Rating the rankings – Opinion News


The recent Financial Times ranking of the world’s executive MBA programmes saw four Indian business schools taking spots in the list of 90 — Indian School of Business (ISB), Hyderabad, at 26, and Indian Institute of Management (IIM) Bangalore, Ahmedabad, and Indore at 48, 70, and 85, respectively. Europe and China dominated the list, snagging the top nine spots, and one has to go all the way to no. 10 to find a US institute — Yale School of Management. While it is laudable to see the Indian institutes being recognised globally, one is also inevitably prone to question why the number is so few. At the outset, it begs the question: Are Indian B-schools not good enough? However, this question does not have a straightforward answer. First, one might consider the rankings themselves — even if the most popular ones such as the Quacquarelli Symonds, FT, and Times Higher Education rankings — are taken into account. A quick look at their methodologies will show that these lists are not using uniform parameters. Moreover, as with any statistical exercise, they suffer from biases — for example, the FT rankings survey alumni and new students, both of which are not indicative of how the school runs at the present.

Second, accreditation comes into the picture. The QS and the FT rankings require institutions to be accredited by either the Association to Advance Collegiate Schools of Business, an American organisation; EFMD Quality Improvement System, prevalent in the European Union; “or equivalent”. However, accreditation is a lengthy, expensive, and extensive process — the fabled “triple-accredited” status, which also includes the Association of MBAs accreditation from the UK, has only been acquired by 129 B-schools worldwide. Lastly, the age of the institutions should be considered. Earning reputation and the trust of stakeholders come with time. Different schools also start off at different points — ISB was established in 2001 by influential stalwarts who had access to capital and contacts to make the school a success. Similarly, of the 26 IIMs, only four are triple-accredited. This seems low at first, but a majority of IIMs (15, to be precise), are less than 20 years old.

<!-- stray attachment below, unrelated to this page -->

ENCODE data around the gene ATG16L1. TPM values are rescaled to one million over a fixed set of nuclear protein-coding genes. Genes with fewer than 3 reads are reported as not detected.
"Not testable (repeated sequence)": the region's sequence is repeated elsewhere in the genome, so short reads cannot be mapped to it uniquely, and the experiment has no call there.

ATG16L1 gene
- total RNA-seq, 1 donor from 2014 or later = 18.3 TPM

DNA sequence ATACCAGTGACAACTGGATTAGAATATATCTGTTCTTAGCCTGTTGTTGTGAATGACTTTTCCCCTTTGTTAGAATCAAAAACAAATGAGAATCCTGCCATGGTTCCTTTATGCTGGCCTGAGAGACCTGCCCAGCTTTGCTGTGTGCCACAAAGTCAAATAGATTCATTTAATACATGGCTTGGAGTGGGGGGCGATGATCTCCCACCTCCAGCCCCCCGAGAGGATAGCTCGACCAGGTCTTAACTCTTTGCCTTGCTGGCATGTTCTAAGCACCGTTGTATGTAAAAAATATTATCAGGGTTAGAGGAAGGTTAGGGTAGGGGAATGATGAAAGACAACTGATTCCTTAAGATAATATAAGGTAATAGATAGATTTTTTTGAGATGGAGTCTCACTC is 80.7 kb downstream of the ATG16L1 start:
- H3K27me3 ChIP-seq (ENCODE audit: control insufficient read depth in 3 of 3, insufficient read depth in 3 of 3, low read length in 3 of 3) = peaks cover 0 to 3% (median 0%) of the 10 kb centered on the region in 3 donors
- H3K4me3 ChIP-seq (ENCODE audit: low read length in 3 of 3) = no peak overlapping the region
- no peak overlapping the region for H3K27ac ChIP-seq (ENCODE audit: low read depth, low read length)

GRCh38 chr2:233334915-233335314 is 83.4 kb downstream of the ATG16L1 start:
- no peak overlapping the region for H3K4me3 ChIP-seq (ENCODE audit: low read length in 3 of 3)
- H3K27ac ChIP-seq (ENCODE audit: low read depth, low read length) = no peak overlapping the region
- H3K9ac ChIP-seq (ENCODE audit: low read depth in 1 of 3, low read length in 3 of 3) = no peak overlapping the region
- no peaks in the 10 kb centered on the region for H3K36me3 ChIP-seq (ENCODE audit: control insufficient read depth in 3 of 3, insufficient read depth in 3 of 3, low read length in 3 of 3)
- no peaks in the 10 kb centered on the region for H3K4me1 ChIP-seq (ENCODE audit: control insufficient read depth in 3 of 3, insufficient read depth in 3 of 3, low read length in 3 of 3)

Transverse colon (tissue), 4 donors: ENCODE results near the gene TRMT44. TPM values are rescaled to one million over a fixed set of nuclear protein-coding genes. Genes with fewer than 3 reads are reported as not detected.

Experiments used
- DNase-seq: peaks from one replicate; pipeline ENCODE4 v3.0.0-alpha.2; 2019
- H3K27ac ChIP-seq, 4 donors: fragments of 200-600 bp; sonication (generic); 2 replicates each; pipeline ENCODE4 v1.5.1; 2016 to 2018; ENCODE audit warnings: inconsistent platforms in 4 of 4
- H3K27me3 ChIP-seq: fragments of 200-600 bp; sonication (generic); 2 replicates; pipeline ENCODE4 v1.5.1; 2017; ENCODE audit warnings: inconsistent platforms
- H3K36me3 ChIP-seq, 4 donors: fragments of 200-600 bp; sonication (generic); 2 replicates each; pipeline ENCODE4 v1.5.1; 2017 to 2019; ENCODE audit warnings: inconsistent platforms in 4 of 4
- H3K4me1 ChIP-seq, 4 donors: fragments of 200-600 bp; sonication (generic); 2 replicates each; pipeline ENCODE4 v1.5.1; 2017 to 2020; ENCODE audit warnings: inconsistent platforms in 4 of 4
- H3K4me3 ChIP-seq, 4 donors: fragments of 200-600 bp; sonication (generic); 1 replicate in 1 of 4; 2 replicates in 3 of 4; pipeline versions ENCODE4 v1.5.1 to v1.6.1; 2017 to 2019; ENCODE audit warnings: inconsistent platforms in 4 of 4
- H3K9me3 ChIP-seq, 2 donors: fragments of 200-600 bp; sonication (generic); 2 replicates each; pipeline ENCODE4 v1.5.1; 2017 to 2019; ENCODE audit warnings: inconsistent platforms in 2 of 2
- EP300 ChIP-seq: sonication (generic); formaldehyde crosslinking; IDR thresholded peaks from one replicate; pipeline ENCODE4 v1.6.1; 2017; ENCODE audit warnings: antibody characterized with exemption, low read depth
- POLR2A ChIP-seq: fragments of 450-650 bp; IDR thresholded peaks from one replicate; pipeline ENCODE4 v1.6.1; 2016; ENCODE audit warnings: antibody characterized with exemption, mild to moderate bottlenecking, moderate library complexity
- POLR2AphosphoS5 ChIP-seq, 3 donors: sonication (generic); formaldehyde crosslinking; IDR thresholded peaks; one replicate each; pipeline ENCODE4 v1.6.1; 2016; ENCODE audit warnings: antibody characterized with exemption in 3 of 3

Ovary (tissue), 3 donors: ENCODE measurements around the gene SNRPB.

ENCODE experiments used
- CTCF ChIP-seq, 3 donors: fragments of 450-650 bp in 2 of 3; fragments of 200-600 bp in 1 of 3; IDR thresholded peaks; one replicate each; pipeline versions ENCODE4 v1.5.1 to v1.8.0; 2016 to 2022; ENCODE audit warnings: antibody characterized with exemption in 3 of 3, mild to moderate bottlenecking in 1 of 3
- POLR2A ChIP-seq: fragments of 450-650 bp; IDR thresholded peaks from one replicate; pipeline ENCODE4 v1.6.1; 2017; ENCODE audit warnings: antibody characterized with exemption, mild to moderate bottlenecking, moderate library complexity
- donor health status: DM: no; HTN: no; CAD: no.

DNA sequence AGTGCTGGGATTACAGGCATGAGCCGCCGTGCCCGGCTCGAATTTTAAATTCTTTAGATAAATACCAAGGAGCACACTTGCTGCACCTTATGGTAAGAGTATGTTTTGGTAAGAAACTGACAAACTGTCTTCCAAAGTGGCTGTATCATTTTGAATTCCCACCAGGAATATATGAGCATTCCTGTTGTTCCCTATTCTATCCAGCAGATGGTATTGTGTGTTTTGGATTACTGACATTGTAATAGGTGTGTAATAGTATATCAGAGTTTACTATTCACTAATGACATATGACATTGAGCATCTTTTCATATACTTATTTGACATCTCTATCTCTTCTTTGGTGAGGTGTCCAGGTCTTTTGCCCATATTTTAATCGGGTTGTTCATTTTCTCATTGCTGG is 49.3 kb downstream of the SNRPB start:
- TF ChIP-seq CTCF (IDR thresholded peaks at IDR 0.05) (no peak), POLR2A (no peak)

This then warrants another question: How can one ascertain if B-schools are doing well? While there is no singular answer, one can begin to look at how employable the schools make their alumni, which is somewhat reflected in some of the rankings mentioned, and if graduates themselves feel that their expensive degree will be useful in the future (ISB did rank first globally in the FT rankings on this parameter). This is but one way to view performance, and an informed decision should be made by the prospective students based on what they require from their studies. This is not to suggest that Indian institutions should stop vying for spots in these global lists. Once they have reached a certain age and reputation, they should certainly seek to represent India in the lists.

First published on: 27-05-2024 at 04:45 IST


Source link